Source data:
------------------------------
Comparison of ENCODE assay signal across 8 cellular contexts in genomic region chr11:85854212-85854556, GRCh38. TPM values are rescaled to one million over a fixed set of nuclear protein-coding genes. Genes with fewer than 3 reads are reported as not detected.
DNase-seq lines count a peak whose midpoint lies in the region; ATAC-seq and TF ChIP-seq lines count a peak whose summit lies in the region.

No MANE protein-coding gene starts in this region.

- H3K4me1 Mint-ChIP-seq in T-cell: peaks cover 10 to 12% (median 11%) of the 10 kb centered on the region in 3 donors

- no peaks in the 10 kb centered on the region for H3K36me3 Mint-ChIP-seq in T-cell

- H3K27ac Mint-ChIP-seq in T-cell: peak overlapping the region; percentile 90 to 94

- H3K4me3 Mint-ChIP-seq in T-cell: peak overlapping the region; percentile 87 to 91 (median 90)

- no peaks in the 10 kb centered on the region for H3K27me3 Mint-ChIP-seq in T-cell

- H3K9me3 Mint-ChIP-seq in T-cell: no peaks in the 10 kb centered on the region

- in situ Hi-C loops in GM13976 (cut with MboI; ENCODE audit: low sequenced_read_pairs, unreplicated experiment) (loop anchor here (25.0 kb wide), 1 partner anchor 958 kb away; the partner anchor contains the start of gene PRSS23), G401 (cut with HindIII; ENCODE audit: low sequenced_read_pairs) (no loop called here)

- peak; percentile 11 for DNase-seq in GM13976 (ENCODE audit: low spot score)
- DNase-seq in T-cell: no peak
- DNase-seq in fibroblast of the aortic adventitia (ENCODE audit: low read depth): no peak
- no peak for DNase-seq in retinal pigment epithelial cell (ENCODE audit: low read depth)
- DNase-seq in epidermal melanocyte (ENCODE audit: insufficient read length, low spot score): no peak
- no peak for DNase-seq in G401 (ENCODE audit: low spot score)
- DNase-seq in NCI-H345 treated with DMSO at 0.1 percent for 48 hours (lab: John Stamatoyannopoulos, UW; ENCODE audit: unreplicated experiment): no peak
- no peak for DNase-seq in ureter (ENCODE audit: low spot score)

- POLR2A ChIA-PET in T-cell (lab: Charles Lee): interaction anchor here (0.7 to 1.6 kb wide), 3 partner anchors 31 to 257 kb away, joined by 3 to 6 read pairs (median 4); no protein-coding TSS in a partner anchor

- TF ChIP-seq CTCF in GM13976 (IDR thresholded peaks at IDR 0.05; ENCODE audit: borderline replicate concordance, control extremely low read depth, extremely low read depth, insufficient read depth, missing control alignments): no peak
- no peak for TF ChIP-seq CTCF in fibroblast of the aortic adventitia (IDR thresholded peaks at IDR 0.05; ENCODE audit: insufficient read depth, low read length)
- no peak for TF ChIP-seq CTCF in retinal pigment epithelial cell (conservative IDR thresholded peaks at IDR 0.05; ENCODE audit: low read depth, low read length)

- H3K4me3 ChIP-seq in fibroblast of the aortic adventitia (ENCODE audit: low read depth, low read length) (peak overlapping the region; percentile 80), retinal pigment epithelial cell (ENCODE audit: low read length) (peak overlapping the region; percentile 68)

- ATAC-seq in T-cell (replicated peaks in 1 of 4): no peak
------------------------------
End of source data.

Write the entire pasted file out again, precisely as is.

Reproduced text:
Comparison of ENCODE assay signal across 8 cellular contexts in genomic region chr11:85854212-85854556, GRCh38. TPM values are rescaled to one million over a fixed set of nuclear protein-coding genes. Genes with fewer than 3 reads are reported as not detected.
DNase-seq lines count a peak whose midpoint lies in the region; ATAC-seq and TF ChIP-seq lines count a peak whose summit lies in the region.

No MANE protein-coding gene starts in this region.

- H3K4me1 Mint-ChIP-seq in T-cell: peaks cover 10 to 12% (median 11%) of the 10 kb centered on the region in 3 donors

- no peaks in the 10 kb centered on the region for H3K36me3 Mint-ChIP-seq in T-cell

- H3K27ac Mint-ChIP-seq in T-cell: peak overlapping the region; percentile 90 to 94

- H3K4me3 Mint-ChIP-seq in T-cell: peak overlapping the region; percentile 87 to 91 (median 90)

- no peaks in the 10 kb centered on the region for H3K27me3 Mint-ChIP-seq in T-cell

- H3K9me3 Mint-ChIP-seq in T-cell: no peaks in the 10 kb centered on the region

- in situ Hi-C loops in GM13976 (cut with MboI; ENCODE audit: low sequenced_read_pairs, unreplicated experiment) (loop anchor here (25.0 kb wide), 1 partner anchor 958 kb away; the partner anchor contains the start of gene PRSS23), G401 (cut with HindIII; ENCODE audit: low sequenced_read_pairs) (no loop called here)

- peak; percentile 11 for DNase-seq in GM13976 (ENCODE audit: low spot score)
- DNase-seq in T-cell: no peak
- DNase-seq in fibroblast of the aortic adventitia (ENCODE audit: low read depth): no peak
- no peak for DNase-seq in retinal pigment epithelial cell (ENCODE audit: low read depth)
- DNase-seq in epidermal melanocyte (ENCODE audit: insufficient read length, low spot score): no peak
- no peak for DNase-seq in G401 (ENCODE audit: low spot score)
- DNase-seq in NCI-H345 treated with DMSO at 0.1 percent for 48 hours (lab: John Stamatoyannopoulos, UW; ENCODE audit: unreplicated experiment): no peak
- no peak for DNase-seq in ureter (ENCODE audit: low spot score)

- POLR2A ChIA-PET in T-cell (lab: Charles Lee): interaction anchor here (0.7 to 1.6 kb wide), 3 partner anchors 31 to 257 kb away, joined by 3 to 6 read pairs (median 4); no protein-coding TSS in a partner anchor

- TF ChIP-seq CTCF in GM13976 (IDR thresholded peaks at IDR 0.05; ENCODE audit: borderline replicate concordance, control extremely low read depth, extremely low read depth, insufficient read depth, missing control alignments): no peak
- no peak for TF ChIP-seq CTCF in fibroblast of the aortic adventitia (IDR thresholded peaks at IDR 0.05; ENCODE audit: insufficient read depth, low read length)
- no peak for TF ChIP-seq CTCF in retinal pigment epithelial cell (conservative IDR thresholded peaks at IDR 0.05; ENCODE audit: low read depth, low read length)

- H3K4me3 ChIP-seq in fibroblast of the aortic adventitia (ENCODE audit: low read depth, low read length) (peak overlapping the region; percentile 80), retinal pigment epithelial cell (ENCODE audit: low read length) (peak overlapping the region; percentile 68)

- ATAC-seq in T-cell (replicated peaks in 1 of 4): no peak